On a low-snow May morning, writer David Rothman decided go skiing, as he often does, for his birthday. But the north-facing gully he routinely relied upon for this endeavor was so soggy and rotten that his hike uphill left his boots caked and himself belly-down in the mud. An ungainly struggle delivered him to the top, and he was able to ski down what little snow was left—"some turns were even good," he writes in his essay about the outing, printed in his book Living the Life: Tales from America's Mountains and Ski Towns. The gist of it matches the general experience so far this season: a little desperate, and a lot of joy at those few good turns.
If you happened to catch that Thursday morning snowstorm that brought several inches to Ski Santa Fe last week, and crowds and palpable joy with them, you know it's been a season in which to celebrate small victories, rather than that year you finally get your turns on Roadrunner dialed to the point you're truly thrilled to show them off. At least so far. We're holding out hope—and it's not entirely unfounded. Meteorologist Joel Gratz, founder of OpenSnow.com, a powderhound-focused weather site, says a "significant storm" will move across the western US around Jan. 19. Just the southern fringe of the storm reaches New Mexico, but Gratz says it could drop a few flakes on Taos and Sipapu. Then the overall trend should set up to bring more snow during the last week of the month.
While we wait, here are some ideas to stay ready, in the spirit, and keep yourself occupied.
Dry land training
Olympic skier Lindsey Vonn was competing for another World Championship medal in Austria in 2013 when a jump landed her in soft snow, her legs buckled, and she tumbled, tearing multiple ligaments in her knee and fracturing her tibial plateau, one of the body's most important weight-bearing bones. The day after she returned to Colorado, she had reconstructive surgery. The day after her surgery, she resumed workouts, using a medicine ball and crunches to keep up her core strength.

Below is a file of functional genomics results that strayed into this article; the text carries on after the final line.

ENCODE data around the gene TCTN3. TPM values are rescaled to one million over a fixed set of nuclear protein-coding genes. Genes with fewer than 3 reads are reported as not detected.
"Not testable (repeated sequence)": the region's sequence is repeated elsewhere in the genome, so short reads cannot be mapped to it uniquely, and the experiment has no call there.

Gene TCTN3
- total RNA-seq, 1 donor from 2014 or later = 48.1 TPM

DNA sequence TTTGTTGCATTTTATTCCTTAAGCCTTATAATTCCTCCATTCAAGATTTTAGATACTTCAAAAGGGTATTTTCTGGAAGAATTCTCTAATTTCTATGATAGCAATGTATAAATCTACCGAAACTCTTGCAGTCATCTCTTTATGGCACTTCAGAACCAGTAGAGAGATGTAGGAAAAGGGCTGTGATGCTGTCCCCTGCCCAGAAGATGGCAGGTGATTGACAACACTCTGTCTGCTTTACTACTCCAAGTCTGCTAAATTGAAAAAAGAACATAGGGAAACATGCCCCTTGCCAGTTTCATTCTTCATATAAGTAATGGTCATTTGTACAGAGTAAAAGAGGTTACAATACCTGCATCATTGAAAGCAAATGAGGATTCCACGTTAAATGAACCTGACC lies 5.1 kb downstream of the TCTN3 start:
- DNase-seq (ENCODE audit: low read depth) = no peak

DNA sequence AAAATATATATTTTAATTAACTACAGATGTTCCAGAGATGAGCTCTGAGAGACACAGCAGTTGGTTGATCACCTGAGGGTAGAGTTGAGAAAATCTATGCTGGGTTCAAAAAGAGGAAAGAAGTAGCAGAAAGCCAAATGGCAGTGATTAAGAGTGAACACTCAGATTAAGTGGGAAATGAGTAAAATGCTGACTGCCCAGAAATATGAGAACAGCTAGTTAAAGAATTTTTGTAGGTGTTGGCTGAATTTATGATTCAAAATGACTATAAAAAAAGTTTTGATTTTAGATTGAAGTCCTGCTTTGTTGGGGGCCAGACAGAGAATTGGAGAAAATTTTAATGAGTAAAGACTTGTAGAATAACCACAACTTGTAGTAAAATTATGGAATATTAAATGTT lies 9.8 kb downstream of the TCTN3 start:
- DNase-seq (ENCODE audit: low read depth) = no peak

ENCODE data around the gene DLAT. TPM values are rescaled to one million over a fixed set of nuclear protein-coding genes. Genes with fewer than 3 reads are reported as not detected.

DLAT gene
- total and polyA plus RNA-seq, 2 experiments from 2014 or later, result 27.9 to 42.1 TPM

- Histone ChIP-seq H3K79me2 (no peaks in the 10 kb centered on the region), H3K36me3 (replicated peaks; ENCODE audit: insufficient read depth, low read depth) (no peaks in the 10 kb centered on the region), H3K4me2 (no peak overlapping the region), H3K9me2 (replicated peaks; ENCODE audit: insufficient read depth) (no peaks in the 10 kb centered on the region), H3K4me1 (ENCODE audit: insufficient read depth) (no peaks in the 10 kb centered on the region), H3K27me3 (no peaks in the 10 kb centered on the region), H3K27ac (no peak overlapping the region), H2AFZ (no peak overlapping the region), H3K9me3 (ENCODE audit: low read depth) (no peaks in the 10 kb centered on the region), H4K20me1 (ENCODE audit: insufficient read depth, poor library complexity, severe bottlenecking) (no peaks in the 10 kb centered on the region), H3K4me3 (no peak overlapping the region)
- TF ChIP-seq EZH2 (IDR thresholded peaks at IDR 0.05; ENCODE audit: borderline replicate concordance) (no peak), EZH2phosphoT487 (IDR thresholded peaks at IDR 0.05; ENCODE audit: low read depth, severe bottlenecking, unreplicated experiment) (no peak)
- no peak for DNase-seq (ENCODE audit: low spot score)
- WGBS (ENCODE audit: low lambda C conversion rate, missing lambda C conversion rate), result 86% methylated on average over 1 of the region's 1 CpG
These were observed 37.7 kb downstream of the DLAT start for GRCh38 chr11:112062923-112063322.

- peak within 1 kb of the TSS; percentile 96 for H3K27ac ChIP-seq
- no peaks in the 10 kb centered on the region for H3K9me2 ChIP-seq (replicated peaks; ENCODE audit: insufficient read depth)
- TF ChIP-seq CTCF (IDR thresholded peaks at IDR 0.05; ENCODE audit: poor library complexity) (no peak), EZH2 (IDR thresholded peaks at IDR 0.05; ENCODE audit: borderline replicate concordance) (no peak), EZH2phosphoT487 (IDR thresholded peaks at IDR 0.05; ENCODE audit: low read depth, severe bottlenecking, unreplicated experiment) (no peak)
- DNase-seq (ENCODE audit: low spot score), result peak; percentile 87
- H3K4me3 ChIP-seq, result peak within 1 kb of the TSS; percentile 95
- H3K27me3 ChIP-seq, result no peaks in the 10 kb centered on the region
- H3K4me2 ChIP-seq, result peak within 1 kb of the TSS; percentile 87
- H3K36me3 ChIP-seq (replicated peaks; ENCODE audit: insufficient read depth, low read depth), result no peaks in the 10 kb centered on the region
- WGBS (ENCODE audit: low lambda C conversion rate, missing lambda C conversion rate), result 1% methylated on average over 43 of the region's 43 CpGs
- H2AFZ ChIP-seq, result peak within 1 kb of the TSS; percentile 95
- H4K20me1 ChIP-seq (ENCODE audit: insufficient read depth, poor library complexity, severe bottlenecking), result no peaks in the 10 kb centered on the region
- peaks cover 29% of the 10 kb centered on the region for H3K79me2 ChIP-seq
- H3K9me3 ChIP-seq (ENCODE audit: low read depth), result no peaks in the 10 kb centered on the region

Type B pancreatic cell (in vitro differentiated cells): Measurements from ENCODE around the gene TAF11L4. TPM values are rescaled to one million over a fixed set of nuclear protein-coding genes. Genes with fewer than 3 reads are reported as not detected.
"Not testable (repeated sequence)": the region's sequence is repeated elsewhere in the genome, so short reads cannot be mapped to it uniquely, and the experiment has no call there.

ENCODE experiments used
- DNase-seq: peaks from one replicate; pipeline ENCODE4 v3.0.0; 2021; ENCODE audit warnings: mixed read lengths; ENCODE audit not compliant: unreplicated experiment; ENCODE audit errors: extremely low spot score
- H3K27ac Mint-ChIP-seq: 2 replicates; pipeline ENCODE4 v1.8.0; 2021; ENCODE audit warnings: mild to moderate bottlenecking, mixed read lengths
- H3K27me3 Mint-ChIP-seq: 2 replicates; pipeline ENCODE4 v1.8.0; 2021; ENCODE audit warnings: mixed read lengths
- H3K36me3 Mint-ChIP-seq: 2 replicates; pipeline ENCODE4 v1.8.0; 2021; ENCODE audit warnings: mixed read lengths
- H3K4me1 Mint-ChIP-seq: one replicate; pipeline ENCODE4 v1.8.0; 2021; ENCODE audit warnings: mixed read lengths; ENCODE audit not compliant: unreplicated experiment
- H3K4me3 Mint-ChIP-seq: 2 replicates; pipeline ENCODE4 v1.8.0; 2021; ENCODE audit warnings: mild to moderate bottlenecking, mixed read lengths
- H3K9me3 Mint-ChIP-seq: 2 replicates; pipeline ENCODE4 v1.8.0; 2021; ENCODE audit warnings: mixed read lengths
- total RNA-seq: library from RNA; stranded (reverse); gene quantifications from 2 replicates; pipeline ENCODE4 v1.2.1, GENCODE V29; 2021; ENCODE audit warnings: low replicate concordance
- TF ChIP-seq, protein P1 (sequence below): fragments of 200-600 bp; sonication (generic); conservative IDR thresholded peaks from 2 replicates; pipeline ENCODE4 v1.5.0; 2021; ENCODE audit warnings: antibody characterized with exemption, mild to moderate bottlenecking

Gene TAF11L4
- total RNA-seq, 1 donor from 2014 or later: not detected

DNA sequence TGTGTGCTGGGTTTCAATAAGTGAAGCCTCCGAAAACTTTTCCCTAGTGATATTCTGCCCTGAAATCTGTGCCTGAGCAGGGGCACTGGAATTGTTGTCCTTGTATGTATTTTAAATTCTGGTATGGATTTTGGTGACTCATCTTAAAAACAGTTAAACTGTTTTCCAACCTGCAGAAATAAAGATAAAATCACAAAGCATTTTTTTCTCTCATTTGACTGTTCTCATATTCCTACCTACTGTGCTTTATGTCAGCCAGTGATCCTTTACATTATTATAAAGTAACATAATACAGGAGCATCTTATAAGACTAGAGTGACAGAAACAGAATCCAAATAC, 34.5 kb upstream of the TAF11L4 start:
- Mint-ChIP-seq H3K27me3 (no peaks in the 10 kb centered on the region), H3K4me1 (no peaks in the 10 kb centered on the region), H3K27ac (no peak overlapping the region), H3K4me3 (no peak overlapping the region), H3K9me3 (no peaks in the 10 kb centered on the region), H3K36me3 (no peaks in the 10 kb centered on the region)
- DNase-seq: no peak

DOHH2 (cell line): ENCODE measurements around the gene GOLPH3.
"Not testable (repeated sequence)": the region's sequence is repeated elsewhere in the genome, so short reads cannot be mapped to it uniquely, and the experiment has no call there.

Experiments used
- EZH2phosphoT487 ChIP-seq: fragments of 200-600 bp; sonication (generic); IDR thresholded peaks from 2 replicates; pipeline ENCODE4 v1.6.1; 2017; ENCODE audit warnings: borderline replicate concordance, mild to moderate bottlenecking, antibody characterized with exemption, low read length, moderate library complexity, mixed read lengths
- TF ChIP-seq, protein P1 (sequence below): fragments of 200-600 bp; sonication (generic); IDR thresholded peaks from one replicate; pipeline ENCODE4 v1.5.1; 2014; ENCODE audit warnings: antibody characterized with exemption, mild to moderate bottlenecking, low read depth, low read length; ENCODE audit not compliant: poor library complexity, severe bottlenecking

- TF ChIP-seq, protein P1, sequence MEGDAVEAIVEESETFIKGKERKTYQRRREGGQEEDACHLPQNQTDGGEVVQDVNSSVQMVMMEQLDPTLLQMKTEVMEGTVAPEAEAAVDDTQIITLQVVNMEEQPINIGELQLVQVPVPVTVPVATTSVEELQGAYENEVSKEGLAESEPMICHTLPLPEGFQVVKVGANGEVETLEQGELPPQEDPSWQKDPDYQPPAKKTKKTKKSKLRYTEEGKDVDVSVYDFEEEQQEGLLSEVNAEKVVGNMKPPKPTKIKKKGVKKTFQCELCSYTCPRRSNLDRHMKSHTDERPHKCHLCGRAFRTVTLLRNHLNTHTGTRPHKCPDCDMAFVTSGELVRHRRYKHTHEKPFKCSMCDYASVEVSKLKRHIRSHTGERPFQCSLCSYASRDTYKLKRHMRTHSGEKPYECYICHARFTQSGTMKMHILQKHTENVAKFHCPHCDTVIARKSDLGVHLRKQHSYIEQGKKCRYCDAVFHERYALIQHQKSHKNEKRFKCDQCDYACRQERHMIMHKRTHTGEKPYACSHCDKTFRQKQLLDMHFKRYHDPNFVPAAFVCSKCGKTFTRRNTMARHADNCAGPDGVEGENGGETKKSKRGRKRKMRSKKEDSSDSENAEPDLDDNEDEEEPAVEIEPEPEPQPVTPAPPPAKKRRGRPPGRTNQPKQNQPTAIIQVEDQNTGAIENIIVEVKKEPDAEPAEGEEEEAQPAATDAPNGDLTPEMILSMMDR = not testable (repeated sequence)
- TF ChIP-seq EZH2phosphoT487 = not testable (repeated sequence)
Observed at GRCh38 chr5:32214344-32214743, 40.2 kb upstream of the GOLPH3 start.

In Vonn's book, Strong is the New Beautiful, she writes about building back from that and other injuries that have ended her season, but not her career. She was back in Austria this month, competing in the super-G, having scored enough points to qualify for the Olympics in South Korea.
She packs her book with tips on healthy eating and making exercise a habit, but maybe the most interesting are her high-powered strength-training routines that require little in the way of equipment and do a lot to ramp up your ability to jump into those moguls, if and when they do appear. Think scissor jumps, lateral line hops, squat jumps and mountain climbers.
The US Ski Team lists fun tasks like weighted box squats, overhead medicine ball throws and lateral box jumps as their training go-tos. If you want a program with a thorough roadmap, the Mountain Tactical Institute (mtntactical.com) sells training plans online to build strength and lactate tolerance—also known as that ability to feel the burn and keep skiing anyway.
Learn a new skill
By most standards, it was well past time to call it a day and surrender the slopes to the incoming snowstorm and twilight hour when I decided to strap into telemark skis for the first time. After 25 years as an alpine skier, I still skied almost every weekend, but I went mostly for the scenery, the occasional barside fireplace and time with friends. Skiing was fun, but wasn't my focus.
Then, on a whim, I borrowed a set of telemark skis—the free-heel binding, also known as the ones I'd looked at for years and thought I'd never be able to handle—and hopped on the chairlift for a long easy trail. That one wobbly run was enough to renew my motivation to be a first-chair-to-last-chair skier.
A new discipline gave me a way to explore the finer points of skiing from the ground up again, once again focusing on edge angles and weight placement in ways I hadn't really needed to in years. It's made me a better skier, but this year, it's also keeping those intermediate groomed runs entertaining.
Pick up a new sport
Just maybe not ice climbing. We hear the mountain biking has been great this month. And the newsroom suggestion was napping.
The Enthusiast is a twice-monthly column dedicated to the people in and stories from our outdoor sports community. Elizabeth Miller is a part-time ski instructor at Ski Santa Fe.